Air India is reportedly considering a proposal to take back the pilots it has suspended during the course of the strike (Hindu Business Line/PTI/DHNS, 03-Mar-2011). Nine pilots have been suspended from duty. The pilots, however, will be asked to call off their strike for the management to consider the revocation. “The Government is willing to settle the issue,” the Minister for Civil Aviation Vayalar Ravi said. He had previously stated that no talks would be held with the pilots until they called off the strike. The carrier has also stated it was examining the option of implementing a “no work, no pay” policy to rein in the striking pilots. The implementation of the proposal could see the pilots miss out on their salary for the month of Apr-2011 if they don't withdraw the strike and return to work.
Air India may take back suspended pilots; considering 'no work, no pay' rule
You may also be interested in the following articles...
CAPA India Aviation Outlook 2017/18: Surging traffic but infrastructure constraints become critical
India’s status as the fastest growing aviation market in the world creates tremendous opportunities. But risks are also heightened as the inadequacy of India’s infrastructure planning, a fast emerging shortage of skills, flawed policy initiatives, and weak regulatory oversight threaten to become major stumbling blocks. The potential is enormous; but unless government bites the bullet, it will be seriously constrained.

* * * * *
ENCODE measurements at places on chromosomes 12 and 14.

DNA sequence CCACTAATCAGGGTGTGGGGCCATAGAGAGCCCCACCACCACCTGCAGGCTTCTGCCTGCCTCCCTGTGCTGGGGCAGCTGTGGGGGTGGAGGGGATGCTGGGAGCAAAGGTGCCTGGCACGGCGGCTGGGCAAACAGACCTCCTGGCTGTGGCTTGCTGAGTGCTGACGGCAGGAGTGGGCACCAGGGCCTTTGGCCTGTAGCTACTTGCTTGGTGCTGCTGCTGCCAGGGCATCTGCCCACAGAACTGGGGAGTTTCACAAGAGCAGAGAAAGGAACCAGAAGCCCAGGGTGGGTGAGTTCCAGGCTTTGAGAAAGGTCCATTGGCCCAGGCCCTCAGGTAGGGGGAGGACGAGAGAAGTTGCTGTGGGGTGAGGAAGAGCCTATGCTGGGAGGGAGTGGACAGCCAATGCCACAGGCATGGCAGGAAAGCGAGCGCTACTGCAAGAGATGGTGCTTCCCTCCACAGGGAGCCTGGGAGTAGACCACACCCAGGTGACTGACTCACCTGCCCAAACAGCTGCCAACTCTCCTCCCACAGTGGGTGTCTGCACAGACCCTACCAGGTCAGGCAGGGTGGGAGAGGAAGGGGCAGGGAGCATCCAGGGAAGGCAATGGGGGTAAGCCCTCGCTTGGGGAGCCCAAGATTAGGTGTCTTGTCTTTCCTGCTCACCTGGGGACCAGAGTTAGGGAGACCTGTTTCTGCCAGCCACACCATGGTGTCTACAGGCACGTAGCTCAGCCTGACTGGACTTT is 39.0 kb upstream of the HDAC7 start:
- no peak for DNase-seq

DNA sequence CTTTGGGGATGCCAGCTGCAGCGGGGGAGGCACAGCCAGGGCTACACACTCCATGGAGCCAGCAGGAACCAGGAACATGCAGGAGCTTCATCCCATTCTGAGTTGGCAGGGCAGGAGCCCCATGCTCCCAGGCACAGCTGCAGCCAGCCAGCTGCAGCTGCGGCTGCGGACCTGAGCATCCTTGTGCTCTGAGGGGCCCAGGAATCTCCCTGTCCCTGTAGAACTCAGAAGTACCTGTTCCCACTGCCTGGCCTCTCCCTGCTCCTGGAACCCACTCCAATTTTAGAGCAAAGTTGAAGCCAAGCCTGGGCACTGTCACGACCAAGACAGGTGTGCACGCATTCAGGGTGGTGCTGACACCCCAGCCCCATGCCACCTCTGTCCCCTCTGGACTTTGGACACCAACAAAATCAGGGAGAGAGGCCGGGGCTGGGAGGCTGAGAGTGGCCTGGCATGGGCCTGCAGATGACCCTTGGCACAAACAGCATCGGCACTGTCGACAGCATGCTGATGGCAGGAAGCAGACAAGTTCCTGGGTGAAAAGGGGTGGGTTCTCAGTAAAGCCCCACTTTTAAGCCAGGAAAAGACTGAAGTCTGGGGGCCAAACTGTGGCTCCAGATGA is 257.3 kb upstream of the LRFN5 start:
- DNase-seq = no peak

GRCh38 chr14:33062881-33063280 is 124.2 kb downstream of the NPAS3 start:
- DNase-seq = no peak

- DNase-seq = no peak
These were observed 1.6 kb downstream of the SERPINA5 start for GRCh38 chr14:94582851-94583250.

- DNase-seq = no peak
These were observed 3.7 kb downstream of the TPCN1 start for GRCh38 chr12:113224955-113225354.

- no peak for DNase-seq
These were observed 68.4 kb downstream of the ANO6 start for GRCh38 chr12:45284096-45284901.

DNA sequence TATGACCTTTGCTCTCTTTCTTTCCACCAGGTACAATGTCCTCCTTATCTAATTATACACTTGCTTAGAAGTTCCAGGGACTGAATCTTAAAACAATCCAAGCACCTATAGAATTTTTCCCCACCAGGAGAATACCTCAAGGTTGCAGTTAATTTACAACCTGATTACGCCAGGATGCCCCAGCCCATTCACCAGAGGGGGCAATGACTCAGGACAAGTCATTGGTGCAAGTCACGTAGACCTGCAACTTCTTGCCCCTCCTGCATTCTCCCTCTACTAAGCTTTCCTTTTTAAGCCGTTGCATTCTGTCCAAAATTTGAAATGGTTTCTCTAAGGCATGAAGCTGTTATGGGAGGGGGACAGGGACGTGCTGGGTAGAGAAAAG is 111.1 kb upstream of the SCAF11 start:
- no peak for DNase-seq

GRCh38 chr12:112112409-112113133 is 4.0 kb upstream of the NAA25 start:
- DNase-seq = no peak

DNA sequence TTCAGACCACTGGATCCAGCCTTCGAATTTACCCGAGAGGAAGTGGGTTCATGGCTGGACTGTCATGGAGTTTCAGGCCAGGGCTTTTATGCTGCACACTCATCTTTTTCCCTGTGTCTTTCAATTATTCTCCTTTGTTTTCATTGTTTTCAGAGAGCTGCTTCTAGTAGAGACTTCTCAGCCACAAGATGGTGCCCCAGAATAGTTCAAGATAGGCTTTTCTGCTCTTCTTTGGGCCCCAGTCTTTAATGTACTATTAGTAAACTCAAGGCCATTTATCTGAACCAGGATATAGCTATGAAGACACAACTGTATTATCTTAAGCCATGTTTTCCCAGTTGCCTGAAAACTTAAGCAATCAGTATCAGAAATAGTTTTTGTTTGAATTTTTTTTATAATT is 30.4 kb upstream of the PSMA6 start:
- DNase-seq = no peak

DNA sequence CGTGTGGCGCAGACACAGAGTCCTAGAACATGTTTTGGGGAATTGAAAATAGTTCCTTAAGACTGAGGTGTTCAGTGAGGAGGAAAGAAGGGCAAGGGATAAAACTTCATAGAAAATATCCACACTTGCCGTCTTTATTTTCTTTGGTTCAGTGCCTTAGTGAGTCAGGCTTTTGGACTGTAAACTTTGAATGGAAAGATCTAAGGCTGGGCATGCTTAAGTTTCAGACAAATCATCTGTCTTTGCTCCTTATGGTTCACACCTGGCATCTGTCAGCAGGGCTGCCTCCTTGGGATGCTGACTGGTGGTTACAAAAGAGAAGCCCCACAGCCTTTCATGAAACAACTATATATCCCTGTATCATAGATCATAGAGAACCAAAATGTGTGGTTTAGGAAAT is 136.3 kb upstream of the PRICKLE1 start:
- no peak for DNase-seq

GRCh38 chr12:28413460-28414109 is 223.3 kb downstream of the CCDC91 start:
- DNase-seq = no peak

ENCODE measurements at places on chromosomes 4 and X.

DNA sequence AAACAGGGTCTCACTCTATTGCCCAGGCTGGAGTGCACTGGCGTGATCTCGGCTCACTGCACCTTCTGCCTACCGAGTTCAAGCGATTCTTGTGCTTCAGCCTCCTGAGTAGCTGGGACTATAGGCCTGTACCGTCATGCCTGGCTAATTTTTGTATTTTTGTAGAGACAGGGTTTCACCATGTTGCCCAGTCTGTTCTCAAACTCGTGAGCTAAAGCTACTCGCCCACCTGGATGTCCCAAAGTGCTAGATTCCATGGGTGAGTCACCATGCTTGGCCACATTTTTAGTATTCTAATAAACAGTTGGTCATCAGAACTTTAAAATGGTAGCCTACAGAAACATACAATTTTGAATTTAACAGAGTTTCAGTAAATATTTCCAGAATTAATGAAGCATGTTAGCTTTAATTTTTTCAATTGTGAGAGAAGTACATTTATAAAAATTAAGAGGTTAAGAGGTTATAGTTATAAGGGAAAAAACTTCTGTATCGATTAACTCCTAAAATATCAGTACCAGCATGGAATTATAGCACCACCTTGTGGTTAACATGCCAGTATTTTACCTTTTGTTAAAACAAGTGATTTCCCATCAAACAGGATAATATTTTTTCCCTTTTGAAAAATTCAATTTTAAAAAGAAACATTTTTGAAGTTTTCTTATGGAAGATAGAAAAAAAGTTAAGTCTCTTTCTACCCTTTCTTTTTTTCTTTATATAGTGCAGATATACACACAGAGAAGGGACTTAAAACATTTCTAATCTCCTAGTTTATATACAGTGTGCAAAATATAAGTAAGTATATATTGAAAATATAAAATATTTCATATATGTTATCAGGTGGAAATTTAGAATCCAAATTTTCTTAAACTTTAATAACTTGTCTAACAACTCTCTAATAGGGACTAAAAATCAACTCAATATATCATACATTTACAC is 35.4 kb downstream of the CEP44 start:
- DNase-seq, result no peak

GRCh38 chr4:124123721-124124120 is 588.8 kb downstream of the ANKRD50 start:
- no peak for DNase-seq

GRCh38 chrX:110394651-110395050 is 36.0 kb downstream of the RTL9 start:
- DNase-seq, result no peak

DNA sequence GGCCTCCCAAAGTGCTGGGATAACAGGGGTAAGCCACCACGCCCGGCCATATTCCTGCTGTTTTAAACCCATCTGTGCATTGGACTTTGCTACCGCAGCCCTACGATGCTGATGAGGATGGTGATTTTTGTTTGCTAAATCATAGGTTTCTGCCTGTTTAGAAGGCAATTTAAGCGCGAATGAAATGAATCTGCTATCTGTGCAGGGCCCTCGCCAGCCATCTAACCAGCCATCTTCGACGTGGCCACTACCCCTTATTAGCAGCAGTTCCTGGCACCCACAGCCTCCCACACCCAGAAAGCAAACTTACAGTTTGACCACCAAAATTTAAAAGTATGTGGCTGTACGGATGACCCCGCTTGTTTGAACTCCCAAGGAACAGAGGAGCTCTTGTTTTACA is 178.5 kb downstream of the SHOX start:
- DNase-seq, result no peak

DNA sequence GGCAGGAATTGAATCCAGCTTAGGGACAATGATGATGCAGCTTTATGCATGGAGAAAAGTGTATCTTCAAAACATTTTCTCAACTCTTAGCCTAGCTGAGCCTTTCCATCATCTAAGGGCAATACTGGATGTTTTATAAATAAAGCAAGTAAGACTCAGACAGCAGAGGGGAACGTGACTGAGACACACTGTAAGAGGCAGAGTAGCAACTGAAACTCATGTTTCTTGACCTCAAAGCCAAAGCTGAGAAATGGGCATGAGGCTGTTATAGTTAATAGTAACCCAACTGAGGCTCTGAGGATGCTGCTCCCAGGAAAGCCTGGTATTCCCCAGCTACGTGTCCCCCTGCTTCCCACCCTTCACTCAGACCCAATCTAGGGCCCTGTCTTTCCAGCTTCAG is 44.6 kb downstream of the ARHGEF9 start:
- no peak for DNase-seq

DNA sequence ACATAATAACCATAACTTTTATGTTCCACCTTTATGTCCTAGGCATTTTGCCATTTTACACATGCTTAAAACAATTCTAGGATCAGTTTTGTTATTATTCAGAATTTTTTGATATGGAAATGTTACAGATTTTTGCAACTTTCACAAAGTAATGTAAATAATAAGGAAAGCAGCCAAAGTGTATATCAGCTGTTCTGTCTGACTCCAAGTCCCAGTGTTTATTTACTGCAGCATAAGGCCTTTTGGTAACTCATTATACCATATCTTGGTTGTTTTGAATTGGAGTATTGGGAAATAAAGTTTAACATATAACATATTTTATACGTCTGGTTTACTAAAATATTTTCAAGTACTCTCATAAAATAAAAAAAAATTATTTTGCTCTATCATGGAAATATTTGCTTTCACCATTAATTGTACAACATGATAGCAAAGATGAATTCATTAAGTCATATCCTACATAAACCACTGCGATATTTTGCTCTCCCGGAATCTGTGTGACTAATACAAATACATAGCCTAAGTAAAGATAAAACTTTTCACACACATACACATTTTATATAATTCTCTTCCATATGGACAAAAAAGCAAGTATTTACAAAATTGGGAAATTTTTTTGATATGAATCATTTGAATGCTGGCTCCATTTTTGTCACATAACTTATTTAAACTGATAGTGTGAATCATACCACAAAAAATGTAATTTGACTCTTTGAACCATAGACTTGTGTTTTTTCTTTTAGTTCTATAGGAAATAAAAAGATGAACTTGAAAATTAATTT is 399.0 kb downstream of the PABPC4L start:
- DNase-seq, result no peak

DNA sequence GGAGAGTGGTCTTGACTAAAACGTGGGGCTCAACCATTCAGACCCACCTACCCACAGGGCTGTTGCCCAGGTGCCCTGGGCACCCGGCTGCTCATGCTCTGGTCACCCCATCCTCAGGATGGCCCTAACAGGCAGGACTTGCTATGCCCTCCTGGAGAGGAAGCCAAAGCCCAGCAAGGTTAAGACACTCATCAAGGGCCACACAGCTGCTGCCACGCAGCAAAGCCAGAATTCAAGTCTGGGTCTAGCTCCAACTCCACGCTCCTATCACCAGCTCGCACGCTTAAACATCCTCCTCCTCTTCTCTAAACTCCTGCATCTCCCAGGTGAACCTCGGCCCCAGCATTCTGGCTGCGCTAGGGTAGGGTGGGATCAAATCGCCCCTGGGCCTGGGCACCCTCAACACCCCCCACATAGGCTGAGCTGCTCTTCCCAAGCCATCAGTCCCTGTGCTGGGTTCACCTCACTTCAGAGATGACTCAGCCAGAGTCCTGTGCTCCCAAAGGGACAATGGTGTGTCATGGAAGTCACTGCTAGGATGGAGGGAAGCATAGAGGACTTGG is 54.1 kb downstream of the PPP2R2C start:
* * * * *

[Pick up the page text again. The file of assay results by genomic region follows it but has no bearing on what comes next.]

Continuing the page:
This report is a short extract from CAPA's comprehensive 200-page India Aviation Outlook Report FY2017/18, to be released in Feb-2017 at the CAPA India Aviation Summit. The Outlook includes CAPA's projections for traffic, capacity, yields and earnings and presents fleet induction plans, detailed operating and financial analysis and risk assessments of each Indian airline and airport operator. The report also includes analysis of policy and regulatory issues.
India-Philippines: rapid growth, A321neo technology leads to Cebu Pacific-PAL traffic rights battle
Direct flights in the fast growing India-Philippines market are likely to resume by 2018, with service from at least one Philippine carrier. Cebu Pacific Air, Philippine Airlines (PAL) and Philippines AirAsia are all seeking traffic rights to serve India and are keen to serve Delhi.
PAL suspended nonstop service to Delhi 2011, and one-stop services via Bangkok in 2013. The Manila-Delhi market quickly proved to be too small back in 2011 to support nonstop services, but it has since more than doubled in size, making the route more viable. New generation narrowbody technology also significantly improves the route’s prospect.
PAL and Cebu Pacific would both use the A321neo on Manila-Delhi. Philippines AirAsia could potentially use the A320neo to operate the route nonstop in the future, but is initially seeking rights via Bangkok using A320ceos. The Cebu Pacific and PAL nonstop proposals are more likely to sway Philippine authorities, who will soon have to decide on how to allocate the only seven weekly Philippines-India frequencies available under the two countries' air services agreement.